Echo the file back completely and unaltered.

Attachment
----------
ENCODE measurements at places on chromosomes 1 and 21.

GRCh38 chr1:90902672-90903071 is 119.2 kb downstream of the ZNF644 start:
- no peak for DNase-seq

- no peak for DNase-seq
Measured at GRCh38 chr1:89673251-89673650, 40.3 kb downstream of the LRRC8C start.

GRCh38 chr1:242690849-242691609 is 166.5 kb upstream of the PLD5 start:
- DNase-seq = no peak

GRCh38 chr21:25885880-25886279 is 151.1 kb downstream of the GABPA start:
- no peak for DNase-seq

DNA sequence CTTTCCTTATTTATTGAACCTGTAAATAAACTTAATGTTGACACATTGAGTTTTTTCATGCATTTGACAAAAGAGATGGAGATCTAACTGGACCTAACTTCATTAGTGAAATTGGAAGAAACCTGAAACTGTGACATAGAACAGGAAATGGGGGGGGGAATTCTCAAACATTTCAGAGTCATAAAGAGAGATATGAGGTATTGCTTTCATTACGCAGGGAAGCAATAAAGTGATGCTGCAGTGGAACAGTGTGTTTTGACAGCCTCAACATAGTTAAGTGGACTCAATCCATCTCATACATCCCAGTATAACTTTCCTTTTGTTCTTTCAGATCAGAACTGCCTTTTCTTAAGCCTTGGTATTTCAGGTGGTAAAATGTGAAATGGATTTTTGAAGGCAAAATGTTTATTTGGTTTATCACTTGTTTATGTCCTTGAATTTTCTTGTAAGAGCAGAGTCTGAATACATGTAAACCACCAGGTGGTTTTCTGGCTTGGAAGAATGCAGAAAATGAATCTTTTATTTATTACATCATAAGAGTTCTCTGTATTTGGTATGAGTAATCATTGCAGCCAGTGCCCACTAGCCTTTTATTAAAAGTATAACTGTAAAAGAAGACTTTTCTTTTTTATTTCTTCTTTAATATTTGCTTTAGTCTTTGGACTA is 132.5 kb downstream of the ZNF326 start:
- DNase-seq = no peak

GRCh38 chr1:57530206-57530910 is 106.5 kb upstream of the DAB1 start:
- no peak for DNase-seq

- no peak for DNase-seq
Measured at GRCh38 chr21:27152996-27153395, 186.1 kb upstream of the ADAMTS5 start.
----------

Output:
ENCODE measurements at places on chromosomes 1 and 21.

GRCh38 chr1:90902672-90903071 is 119.2 kb downstream of the ZNF644 start:
- no peak for DNase-seq

- no peak for DNase-seq
Measured at GRCh38 chr1:89673251-89673650, 40.3 kb downstream of the LRRC8C start.

GRCh38 chr1:242690849-242691609 is 166.5 kb upstream of the PLD5 start:
- DNase-seq = no peak

GRCh38 chr21:25885880-25886279 is 151.1 kb downstream of the GABPA start:
- no peak for DNase-seq

DNA sequence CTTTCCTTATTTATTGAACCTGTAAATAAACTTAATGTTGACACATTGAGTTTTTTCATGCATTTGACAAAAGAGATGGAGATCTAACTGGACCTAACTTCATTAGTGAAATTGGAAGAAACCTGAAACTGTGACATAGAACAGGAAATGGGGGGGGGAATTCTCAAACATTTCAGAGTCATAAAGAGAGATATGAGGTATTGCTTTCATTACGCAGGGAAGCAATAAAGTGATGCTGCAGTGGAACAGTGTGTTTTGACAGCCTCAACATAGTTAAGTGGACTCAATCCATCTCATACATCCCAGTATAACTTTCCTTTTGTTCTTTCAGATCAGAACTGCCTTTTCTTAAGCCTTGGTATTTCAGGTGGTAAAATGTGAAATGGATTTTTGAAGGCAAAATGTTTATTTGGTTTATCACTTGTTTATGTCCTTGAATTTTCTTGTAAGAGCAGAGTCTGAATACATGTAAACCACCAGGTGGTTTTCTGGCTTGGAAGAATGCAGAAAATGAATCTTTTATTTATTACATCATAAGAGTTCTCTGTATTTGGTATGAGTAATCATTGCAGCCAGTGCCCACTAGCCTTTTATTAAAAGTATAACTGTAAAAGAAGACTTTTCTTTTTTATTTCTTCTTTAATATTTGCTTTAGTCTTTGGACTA is 132.5 kb downstream of the ZNF326 start:
- DNase-seq = no peak

GRCh38 chr1:57530206-57530910 is 106.5 kb upstream of the DAB1 start:
- no peak for DNase-seq

- no peak for DNase-seq
Measured at GRCh38 chr21:27152996-27153395, 186.1 kb upstream of the ADAMTS5 start.